IN this country, every year about 150000 individuals sustain a stroke leading to around 50000 deaths.

Sadly our track record on this is not at all good, in fact it is the worst among all other western developed countries. The figures recently released by the Organisation of Economic Cooperation and Development ( OECD) show the death rate for the ‘commonest’ ischaemic strokes in the UK was nearly 17%, almost twice the OECD average for 30 western countries and almost three times that for Denmark.

Now the question is why? We have excellent clinicians, superb facilities and a National Health Service the envy of the whole world yet things are not what they should be.

Let me analyse the scenario in more details. Although medical science and care standards and their clinical applications have made limitless progress, their actual delivery has always been difficult.

For example no sensible person can expect complex high powered care for cancer in every street corner and in their GP’s surgeries. Such care warrants high level of organisation, availability of fully trained staff and various facilities 24 hours a day as illnesses do not follow any set time or day. Recently we were reading about weekend care and the resulting poorer outcome of treatment received at weekends. Because NOT the full gamut of expertise is available all the time – lack of experienced staff, lack of facilities etc. Medical treatment does not mean only a bed in hospital. Therefore lots of beds in lots of hospitals, no matter how nice they look and how high they go, don’t mean much.

As for stroke, it has been found by several high quality credible audit surveys that standards in stroke care vary enormously even within the same NHS. The overall survival rates for stroke in central London are about 54% higher than in most other parts of the country. The 30 day death rate is significantly lower than even in other large cities and manufacturing towns.

The reason? London has reorganised its stroke services which has revolutionised the outcome. Only the ‘recognised’ highly specialised centres with 24-hour availability of all facilities and expertise are allowed to treat such patients. All other hospitals even with a ‘’stroke ward’’ or ‘stroke nurses’ are not allowed to accept acute stroke patients for immediate treatment. Under the aegis of RCP stroke unit, they reorganised their city-wide services and hence the good outcome.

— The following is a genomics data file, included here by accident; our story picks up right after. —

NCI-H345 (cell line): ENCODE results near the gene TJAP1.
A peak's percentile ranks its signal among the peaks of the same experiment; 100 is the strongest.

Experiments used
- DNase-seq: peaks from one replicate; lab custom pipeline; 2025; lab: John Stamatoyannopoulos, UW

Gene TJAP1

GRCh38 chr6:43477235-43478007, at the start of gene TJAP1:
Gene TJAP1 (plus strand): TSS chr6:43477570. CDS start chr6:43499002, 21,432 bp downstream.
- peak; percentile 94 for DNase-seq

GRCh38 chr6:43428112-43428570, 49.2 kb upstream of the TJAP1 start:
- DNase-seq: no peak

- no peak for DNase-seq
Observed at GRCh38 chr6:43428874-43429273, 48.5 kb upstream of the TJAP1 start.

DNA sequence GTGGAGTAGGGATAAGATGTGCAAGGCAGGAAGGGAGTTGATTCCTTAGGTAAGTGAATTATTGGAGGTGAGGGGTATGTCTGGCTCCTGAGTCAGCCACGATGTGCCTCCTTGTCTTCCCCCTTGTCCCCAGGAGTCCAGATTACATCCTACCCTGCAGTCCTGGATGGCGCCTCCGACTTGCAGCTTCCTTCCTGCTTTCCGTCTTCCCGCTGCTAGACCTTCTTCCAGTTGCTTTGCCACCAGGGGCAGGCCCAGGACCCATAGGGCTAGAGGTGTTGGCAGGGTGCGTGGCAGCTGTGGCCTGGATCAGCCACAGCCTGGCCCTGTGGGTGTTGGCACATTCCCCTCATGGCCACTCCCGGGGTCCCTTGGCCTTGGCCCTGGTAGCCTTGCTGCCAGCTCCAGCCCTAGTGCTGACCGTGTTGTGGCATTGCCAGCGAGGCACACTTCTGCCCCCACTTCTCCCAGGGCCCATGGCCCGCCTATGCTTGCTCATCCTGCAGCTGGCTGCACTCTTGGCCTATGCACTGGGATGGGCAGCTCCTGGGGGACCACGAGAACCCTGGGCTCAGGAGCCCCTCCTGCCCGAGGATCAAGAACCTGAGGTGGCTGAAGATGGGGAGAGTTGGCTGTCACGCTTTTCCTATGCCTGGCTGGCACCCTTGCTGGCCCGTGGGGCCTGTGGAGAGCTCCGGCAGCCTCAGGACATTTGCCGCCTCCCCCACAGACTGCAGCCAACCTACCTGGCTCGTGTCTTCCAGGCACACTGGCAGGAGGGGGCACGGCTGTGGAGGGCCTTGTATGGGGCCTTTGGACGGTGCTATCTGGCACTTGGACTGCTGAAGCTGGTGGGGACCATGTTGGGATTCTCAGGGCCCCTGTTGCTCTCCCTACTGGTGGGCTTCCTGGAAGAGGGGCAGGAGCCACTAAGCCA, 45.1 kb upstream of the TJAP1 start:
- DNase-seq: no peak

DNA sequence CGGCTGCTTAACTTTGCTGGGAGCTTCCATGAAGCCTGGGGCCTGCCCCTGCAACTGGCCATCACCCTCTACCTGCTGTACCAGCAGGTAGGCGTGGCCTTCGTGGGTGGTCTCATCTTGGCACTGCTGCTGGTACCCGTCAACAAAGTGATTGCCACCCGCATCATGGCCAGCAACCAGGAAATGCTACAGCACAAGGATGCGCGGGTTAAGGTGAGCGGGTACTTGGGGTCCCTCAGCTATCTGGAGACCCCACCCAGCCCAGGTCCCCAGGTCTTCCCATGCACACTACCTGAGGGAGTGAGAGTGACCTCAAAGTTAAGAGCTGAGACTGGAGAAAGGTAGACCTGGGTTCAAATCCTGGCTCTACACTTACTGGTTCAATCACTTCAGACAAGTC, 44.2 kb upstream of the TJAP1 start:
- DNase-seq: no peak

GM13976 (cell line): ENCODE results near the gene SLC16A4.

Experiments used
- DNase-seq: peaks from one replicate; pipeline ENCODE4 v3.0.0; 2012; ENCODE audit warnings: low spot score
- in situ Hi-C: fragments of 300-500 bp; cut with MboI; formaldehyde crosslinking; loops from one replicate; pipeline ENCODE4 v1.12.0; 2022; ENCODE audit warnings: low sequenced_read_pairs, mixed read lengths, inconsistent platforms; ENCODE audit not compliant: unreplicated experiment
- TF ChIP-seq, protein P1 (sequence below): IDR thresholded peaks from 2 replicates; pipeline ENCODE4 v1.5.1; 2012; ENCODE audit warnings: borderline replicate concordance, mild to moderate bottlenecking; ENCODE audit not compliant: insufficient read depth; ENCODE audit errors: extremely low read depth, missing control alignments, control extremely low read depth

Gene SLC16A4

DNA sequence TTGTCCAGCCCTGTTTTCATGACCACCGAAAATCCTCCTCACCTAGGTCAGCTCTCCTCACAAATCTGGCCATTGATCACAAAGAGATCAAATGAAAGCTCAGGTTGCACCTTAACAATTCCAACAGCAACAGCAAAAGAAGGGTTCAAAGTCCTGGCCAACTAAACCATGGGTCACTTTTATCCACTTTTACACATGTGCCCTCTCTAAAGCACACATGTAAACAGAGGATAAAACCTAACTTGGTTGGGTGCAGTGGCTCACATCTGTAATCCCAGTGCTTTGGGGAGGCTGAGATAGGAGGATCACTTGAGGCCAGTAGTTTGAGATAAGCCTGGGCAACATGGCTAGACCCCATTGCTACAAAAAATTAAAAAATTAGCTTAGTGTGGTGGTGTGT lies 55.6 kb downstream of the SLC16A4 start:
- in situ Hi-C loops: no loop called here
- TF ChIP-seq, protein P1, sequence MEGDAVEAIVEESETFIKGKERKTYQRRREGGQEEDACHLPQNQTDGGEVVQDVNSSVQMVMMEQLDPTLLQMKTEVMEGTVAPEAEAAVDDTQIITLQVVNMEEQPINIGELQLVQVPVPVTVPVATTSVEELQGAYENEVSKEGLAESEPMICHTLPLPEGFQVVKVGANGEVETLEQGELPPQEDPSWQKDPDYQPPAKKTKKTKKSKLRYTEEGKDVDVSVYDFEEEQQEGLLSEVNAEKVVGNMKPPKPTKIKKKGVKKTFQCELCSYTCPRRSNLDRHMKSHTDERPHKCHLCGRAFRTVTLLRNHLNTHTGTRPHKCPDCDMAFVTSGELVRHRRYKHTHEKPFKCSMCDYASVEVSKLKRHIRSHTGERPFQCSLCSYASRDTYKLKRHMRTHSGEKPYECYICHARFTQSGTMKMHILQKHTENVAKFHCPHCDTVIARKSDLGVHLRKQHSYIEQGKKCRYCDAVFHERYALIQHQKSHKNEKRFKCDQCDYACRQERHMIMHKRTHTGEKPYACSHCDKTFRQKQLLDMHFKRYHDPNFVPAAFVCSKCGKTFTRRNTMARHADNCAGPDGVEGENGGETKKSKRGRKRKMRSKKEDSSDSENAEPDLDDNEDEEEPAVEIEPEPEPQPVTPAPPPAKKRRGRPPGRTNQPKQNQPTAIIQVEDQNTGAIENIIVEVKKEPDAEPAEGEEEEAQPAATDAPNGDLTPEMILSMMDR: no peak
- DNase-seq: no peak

That extremely successful and clinically effective London set-up is now being ‘rolled-out’ to the rest of the country. The National Stroke Service Director Prof Tony Rudd was explaining this at a special lecture at the Bolton University a year ago. All patients with suspected stroke in Bolton are now being transferred to the nearest ‘specialist’ stroke centre at Hope Hospital for their immediate assessment and acute treatment then they return to Bolton at a later date for further rehabilitation and on-going care locally.

The management of stroke has changed completely over the last two decades and ‘appropriate immediate treatment’ do make a huge difference to the outcome – between life and death , between life long disability and independence. The stroke scene has become very exciting and people , seeking the best possible care, shouldn’t complain about going elsewhere; as mentioned before not all treatment can be available everywhere.

Hopefully, people will understand why acute stroke patients are sent to Hope Hospital; they have a fully staffed and equipped unit which can assess, manage and care for acutely ill patients with stroke. It of course doesn’t mean everyone does well and commences jumping after two days or no one dies; but chances of recovery are better. Exactly the way patients with cancer are referred to Christie Hospital — and this is the most appropriate line of action. The whole of Greater Manchester is now seen as one ‘comprehensive’ health care facility; certain hospitals doing certain work whilst the basic care is delivered in all townships. This approach is not new being practised for many years but perhaps being highlighted lately. In summary, stroke care is fully available to all Bolton residents when needed.

Arup Banerjee